Sino-Indian relations were tense in 2017 and hit a low point with the Doklam stand-off. It was an uphill task to retrieve the situation and revive steps for strengthening ties, which India managed to do by adhering to the principle that differences would not be allowed to become disputes. Gradually, the strains disappeared. Prime Minister Modi and President Xi Jinping met four times in 2018 and the Wuhan Summit became a turning point.
Gokhale managed to do a splendid job of reviving ties. He turned the relationship around not only with China, but also Nepal, which had been driven to adopt an anti-Indian stand and lean towards Beijing.
The tonal similarity in MEA's statement and that of Bambawale suggest that the latter and the Foreign Secretary are on the same wavelength; and remain one in striving to strengthen and deepen China-India relations. Both favour pursuing new and non-confrontational ways to not just staying engaged with China but building on the gains made so far without letting differences and deficiencies become obstacles.
At a time when the GoI is faced with the issue of how to deal with China – which is of critical importance after Pulwama, the air strikes and China's hold on blacklisting Azhar – Bambawale has come up with a map for moving forward beyond Wuhan.
Both India and China, as he observes, have to “navigate incredibly difficult waters” to get along. India’s best way forward, including on the Azhar issue, is a transactional approach to dealing with China; which will permit the listing if India can do something in return for China; and, strike a bargain.
His set of suggestions, which has attracted attention among observers of Sino-Indian ties is called the 'Pune Plan of Action on India-China Relations'. It is a path-breaking plan, which includes: continued, intense high-level political interaction; enhanced and expanded military exchanges; boosting Chinese tourism to India; promoting sale of Indian films and yoga, both of which are popular in China; drawing more Chinese students to Indian universities; creating a financial model for Chinese firms to modernise Indian railway stations; persuading China to join the International Solar Alliance; and, expanding engagement with the Shanghai Cooperation Organisation.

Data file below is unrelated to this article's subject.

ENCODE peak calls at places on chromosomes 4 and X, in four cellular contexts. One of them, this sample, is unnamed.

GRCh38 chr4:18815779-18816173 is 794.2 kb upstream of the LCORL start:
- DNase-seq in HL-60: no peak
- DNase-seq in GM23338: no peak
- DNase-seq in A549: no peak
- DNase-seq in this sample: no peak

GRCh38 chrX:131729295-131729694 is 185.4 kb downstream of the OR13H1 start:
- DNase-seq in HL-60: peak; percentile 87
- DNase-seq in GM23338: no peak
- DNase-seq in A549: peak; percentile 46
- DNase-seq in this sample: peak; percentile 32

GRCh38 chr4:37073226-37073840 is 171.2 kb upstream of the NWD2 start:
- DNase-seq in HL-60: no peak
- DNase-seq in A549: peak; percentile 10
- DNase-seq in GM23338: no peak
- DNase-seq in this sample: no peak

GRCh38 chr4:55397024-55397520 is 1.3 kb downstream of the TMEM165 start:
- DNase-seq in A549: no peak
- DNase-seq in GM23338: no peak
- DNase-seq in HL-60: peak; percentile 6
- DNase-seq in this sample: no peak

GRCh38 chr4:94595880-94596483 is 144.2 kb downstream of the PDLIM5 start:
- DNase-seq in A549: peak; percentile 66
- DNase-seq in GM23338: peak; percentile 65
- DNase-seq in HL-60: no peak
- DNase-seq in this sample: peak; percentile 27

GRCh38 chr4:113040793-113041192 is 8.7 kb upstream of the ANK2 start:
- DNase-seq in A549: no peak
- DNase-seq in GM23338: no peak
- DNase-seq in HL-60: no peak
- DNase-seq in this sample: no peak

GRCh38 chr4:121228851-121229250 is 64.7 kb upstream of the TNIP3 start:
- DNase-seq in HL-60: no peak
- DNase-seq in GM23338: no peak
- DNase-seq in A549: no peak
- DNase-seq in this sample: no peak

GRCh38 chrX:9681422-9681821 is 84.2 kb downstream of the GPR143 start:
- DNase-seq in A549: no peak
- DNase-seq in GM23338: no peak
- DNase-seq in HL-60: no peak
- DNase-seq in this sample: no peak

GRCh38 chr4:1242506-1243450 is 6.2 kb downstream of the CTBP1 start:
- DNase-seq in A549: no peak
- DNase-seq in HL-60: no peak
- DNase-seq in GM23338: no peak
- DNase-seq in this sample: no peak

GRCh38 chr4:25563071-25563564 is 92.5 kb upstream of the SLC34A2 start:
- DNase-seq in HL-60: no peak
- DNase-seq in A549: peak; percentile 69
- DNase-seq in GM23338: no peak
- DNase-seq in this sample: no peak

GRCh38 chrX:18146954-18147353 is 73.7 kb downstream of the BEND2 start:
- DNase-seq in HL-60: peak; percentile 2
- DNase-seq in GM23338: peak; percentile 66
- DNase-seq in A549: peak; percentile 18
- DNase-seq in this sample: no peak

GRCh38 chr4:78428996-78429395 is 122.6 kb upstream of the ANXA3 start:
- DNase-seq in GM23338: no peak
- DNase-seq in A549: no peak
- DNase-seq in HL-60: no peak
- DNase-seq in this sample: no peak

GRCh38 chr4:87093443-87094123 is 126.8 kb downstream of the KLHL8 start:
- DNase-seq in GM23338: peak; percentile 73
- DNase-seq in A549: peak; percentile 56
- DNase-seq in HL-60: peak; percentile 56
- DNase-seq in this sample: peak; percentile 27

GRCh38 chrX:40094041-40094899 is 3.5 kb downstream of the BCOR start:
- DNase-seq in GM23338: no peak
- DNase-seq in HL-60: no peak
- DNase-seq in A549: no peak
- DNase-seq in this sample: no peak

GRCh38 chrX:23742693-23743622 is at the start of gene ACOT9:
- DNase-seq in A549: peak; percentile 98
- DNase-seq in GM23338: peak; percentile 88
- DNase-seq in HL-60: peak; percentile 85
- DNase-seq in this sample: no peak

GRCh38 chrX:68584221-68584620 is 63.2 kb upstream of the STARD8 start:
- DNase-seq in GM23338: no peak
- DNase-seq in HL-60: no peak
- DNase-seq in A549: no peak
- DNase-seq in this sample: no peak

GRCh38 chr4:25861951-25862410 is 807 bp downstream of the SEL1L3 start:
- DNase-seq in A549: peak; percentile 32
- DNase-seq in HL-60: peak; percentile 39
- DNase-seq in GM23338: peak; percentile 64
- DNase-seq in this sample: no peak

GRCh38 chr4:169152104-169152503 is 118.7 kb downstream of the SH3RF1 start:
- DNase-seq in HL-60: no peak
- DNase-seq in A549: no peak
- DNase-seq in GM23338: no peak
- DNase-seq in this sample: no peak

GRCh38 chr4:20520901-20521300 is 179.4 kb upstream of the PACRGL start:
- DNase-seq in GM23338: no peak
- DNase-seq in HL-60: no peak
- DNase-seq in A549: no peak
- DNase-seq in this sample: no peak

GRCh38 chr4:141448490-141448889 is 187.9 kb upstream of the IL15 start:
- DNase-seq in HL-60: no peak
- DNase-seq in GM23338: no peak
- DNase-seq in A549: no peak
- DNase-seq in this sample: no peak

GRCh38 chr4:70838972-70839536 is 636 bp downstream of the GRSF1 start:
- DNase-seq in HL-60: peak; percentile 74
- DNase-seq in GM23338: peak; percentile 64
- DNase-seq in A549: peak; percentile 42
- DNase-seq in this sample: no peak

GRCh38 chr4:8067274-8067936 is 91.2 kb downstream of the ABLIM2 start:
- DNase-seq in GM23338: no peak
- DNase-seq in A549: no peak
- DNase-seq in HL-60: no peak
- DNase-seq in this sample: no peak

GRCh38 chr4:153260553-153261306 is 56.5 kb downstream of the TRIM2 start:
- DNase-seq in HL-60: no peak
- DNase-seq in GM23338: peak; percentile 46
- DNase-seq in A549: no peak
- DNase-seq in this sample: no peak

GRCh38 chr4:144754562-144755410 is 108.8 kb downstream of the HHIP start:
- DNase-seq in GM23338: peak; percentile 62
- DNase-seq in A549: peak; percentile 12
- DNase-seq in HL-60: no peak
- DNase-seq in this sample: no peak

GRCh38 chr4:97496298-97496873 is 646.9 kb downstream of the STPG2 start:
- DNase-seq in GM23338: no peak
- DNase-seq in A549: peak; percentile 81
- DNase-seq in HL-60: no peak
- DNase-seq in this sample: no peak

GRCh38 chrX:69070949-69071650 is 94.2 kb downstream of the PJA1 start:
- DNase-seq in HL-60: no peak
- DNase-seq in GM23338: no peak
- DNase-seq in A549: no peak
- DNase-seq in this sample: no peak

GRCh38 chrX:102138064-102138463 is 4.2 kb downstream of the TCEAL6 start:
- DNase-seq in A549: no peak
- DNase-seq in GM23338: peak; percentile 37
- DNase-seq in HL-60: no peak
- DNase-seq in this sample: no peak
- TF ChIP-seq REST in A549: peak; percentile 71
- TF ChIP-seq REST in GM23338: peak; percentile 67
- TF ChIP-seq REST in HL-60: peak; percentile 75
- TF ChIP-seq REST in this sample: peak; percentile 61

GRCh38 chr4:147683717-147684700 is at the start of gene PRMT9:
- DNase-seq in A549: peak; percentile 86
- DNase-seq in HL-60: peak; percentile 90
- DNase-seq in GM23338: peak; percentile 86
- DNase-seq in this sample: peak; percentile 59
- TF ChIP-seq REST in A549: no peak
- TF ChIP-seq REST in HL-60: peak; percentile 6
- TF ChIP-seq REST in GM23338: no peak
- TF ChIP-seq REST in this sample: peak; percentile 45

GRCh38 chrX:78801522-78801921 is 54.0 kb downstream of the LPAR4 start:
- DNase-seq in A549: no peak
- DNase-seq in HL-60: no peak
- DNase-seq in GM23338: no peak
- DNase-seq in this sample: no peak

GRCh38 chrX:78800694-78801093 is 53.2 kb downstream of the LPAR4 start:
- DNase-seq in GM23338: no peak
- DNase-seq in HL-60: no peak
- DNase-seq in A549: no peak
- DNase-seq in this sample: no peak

Such a transactional approach, based solely on pursuit of mutual interests with tangible outcomes, may succeed in securing China's support for India's interests in world bodies. It would also be more rewarding than giving in to outrage, indignation and knee-jerk reactions like boycott of Chinese goods. Above all, such a course would signify that the leadership and relationship of the two countries have attained a sustainable level of strategic maturity.
(Disclaimer: The opinions expressed above are the personal views of the author and do not reflect the views of ZMCL.)
The author, Editorial Consultant for WION, is a political and foreign affairs commentator.
Sino-Indian relations were tense in 2017 and hit a low point with the Doklam stand-off. It was an uphill task to retrieve the situation and revive steps for strengthening ties, which India managed to do by adhering to the principle that differences would not be allowed to become disputes.